News

Sydney Centre for International Law to explore human rights in Nepal's criminal justice system



7 July 2008

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The Sydney Centre for International Law (SCIL) received an AusAid grant of $170,000 recently to explore human rights in Nepal's criminal justice system.

The project is entitled Safeguarding Human Rights in the Criminal Justice System in Nepal, and is in conjunction with Kathmandu School of Law.

The project runs for one year and will be administered by the Research Institute for Asia-Pacific (RIAP).

"The objective of the project is to improve understanding and knowledge of, and respect for, Nepal's human rights law obligations amongst key actors in the criminal justice system in Nepal, including Police and Prosecutors" said the Director of SCIL, Dr. Ben Saul.

"The objective will be achieved by reviewing legal education in Nepal on human rights in the criminal justice system and formulating and disseminating a model curriculum and training Nepalese police and prosecutors on human rights in the criminal justice system."

The project aims to improve awareness of avenues of accountability for violations which do occur; enhance public confidence in the justice system; and strengthen the effective functioning of the justice system in accordance with international legal standards.

Further, It will also enhance the capacity of Kathmandu School of Law (KSL) to further contribute to law and justice reform initiatives in Nepal, by equipping KSL staff with new skills, insights and legal materials concerning human rights education and training in Nepal.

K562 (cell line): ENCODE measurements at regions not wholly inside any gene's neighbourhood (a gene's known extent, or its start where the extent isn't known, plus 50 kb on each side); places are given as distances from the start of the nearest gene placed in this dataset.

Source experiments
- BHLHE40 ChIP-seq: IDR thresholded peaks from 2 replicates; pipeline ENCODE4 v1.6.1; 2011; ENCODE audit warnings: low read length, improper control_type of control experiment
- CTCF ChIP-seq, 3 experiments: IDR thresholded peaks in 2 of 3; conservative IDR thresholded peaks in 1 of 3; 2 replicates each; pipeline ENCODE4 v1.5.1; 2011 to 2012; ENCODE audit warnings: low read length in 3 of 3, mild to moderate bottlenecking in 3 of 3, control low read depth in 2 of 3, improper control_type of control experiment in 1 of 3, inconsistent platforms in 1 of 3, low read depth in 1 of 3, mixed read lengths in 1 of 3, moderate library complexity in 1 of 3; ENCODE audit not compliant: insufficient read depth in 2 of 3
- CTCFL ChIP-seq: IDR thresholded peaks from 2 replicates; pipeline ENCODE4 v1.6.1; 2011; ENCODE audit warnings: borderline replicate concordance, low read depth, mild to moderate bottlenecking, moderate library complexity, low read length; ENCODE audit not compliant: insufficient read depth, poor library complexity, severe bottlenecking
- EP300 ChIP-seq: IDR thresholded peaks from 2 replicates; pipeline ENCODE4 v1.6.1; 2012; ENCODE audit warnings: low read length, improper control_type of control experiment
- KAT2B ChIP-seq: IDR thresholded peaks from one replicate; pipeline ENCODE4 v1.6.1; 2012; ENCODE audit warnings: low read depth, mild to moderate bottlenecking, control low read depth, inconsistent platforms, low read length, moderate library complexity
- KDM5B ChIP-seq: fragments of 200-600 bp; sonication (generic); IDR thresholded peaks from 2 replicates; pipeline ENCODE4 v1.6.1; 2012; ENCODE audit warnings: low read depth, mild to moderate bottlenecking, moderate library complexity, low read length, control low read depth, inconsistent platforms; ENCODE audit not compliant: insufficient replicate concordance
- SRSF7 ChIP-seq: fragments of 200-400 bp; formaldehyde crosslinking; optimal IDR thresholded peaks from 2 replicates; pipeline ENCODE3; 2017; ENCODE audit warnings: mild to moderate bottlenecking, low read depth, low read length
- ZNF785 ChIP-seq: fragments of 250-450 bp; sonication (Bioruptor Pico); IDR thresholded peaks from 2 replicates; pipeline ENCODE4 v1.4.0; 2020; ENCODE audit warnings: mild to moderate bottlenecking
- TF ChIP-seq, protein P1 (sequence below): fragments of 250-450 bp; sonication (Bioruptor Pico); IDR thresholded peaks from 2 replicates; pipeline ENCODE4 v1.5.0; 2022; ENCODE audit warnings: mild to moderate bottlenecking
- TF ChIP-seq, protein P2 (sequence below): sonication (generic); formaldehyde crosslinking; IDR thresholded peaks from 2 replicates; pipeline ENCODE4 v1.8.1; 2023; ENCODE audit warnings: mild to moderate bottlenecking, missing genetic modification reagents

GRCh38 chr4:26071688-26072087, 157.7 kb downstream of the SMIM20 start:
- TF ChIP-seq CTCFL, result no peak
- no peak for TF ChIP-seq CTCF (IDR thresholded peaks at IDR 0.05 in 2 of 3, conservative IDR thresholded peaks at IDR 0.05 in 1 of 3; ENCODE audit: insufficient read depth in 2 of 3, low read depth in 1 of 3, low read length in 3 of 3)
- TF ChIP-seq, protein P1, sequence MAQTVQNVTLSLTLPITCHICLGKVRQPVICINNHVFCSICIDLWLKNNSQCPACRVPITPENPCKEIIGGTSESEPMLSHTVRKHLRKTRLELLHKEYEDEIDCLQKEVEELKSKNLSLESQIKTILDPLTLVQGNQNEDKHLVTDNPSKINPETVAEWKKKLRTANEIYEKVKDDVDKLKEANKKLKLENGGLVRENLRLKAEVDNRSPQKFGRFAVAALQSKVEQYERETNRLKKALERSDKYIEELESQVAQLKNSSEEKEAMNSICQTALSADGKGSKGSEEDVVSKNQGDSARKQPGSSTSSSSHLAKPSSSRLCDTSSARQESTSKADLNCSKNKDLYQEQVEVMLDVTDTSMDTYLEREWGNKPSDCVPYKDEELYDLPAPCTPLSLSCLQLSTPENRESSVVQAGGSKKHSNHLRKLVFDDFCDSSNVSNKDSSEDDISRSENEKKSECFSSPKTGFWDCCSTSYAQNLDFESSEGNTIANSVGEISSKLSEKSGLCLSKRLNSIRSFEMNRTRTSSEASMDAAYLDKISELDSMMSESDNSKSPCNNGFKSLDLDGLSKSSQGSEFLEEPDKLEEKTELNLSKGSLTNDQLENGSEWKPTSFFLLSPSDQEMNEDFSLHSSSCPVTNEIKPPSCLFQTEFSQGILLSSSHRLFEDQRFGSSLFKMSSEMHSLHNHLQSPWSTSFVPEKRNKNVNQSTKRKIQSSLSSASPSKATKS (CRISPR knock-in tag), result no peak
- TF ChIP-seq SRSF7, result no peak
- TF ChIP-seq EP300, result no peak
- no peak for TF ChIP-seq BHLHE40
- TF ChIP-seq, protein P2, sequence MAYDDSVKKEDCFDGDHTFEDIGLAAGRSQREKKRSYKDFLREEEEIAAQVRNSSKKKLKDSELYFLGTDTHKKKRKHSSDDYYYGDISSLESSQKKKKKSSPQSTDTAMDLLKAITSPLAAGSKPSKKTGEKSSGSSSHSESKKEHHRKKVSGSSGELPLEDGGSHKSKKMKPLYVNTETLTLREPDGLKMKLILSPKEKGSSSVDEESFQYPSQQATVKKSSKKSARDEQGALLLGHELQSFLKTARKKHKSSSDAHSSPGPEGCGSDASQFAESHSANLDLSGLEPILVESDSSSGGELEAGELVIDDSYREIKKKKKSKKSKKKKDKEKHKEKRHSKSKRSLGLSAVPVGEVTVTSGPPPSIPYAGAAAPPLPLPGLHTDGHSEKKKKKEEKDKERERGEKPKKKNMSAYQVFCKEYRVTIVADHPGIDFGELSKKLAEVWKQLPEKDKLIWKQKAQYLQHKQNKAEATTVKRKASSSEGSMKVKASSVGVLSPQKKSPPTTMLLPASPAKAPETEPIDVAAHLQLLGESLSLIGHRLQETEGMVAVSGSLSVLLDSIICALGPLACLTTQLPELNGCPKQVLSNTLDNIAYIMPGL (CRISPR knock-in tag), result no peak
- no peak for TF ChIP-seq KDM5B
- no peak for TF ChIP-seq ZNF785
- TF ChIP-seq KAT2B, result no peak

"We hope the project will have long-term and direct benefits for law and justice reform in Nepal," said Dr. Saul.

"Iinsurgency and associated lawlessness have seriously undermined the criminal justice system in Nepal.

"Despite strong, formal legal protections for human rights in the justice system, there are still serious institutional weaknesses, such as reliance on forced confessions, inhumane treatment in detention, sexual harassment by police, prolonged delays, lack of impartial investigations, lack of access to lawyers, and unfair trials.

"This has a particularly adverse impact on marginalised groups such as dalits, the poor, women, the disabled and minorities.

"This activity hopes to strengthen the effective functioning of the justice system to address these weaknesses and have real impacts on the reduction of human rights abuses in Nepal .

"Further, it will address the culture of impunity for serious violations of human rights, including enforced disappearances, State-sanctioned killings and torture"

Nepalese people are amongst the world's poorest, with Nepal ranking 142 of 177 in UNDP's Human Development Index.

The Sydney Centre for International Law (SCIL) at the Sydney Law School was established in 2003 as a centre of excellence in research and teaching in international law.


Contact: Greg Sherington

Phone: +61 2 9351 0202

Email: 261b36304507271c1911201e45360f2811431e3c4813010060332d